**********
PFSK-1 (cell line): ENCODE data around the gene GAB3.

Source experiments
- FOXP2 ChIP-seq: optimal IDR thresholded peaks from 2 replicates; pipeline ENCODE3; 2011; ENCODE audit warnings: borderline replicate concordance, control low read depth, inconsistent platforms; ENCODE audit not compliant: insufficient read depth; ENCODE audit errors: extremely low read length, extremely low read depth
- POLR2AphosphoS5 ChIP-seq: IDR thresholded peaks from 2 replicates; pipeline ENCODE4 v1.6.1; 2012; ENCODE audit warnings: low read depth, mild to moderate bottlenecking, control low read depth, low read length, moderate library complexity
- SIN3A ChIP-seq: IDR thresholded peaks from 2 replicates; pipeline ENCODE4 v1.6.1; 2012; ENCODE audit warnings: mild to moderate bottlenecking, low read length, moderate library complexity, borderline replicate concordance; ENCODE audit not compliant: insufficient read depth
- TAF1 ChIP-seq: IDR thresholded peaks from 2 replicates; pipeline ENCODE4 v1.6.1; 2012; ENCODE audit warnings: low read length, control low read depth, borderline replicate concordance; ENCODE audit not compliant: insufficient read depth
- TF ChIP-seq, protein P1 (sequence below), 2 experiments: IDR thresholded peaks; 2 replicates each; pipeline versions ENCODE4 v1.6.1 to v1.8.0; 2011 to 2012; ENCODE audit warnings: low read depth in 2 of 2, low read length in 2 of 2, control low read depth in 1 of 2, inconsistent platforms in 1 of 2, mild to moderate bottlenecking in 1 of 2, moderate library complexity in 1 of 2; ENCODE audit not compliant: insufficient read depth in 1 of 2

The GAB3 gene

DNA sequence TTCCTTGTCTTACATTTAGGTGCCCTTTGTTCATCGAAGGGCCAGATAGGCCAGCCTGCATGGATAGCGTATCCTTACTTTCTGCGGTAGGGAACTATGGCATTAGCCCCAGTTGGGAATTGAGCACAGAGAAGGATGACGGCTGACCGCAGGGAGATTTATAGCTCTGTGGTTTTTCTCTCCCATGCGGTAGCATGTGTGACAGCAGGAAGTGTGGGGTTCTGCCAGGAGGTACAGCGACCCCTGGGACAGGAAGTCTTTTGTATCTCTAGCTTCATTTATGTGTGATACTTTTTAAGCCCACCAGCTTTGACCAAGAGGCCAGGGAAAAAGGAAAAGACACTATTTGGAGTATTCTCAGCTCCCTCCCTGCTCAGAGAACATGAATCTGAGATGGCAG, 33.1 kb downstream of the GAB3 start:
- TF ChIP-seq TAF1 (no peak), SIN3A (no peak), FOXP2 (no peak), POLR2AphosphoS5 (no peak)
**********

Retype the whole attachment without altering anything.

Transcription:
PFSK-1 (cell line): ENCODE data around the gene GAB3.

Source experiments
- FOXP2 ChIP-seq: optimal IDR thresholded peaks from 2 replicates; pipeline ENCODE3; 2011; ENCODE audit warnings: borderline replicate concordance, control low read depth, inconsistent platforms; ENCODE audit not compliant: insufficient read depth; ENCODE audit errors: extremely low read length, extremely low read depth
- POLR2AphosphoS5 ChIP-seq: IDR thresholded peaks from 2 replicates; pipeline ENCODE4 v1.6.1; 2012; ENCODE audit warnings: low read depth, mild to moderate bottlenecking, control low read depth, low read length, moderate library complexity
- SIN3A ChIP-seq: IDR thresholded peaks from 2 replicates; pipeline ENCODE4 v1.6.1; 2012; ENCODE audit warnings: mild to moderate bottlenecking, low read length, moderate library complexity, borderline replicate concordance; ENCODE audit not compliant: insufficient read depth
- TAF1 ChIP-seq: IDR thresholded peaks from 2 replicates; pipeline ENCODE4 v1.6.1; 2012; ENCODE audit warnings: low read length, control low read depth, borderline replicate concordance; ENCODE audit not compliant: insufficient read depth
- TF ChIP-seq, protein P1 (sequence below), 2 experiments: IDR thresholded peaks; 2 replicates each; pipeline versions ENCODE4 v1.6.1 to v1.8.0; 2011 to 2012; ENCODE audit warnings: low read depth in 2 of 2, low read length in 2 of 2, control low read depth in 1 of 2, inconsistent platforms in 1 of 2, mild to moderate bottlenecking in 1 of 2, moderate library complexity in 1 of 2; ENCODE audit not compliant: insufficient read depth in 1 of 2

The GAB3 gene

DNA sequence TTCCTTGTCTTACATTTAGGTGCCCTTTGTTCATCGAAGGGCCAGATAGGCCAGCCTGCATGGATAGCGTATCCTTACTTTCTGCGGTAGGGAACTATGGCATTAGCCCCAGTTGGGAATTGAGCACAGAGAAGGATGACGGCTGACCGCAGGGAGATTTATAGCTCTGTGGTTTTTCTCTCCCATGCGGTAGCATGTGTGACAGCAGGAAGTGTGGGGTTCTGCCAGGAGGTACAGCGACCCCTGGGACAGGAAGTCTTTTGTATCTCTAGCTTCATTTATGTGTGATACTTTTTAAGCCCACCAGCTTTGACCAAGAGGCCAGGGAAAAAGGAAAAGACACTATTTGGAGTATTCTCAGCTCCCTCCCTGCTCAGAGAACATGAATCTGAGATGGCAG, 33.1 kb downstream of the GAB3 start:
- TF ChIP-seq TAF1 (no peak), SIN3A (no peak), FOXP2 (no peak), POLR2AphosphoS5 (no peak)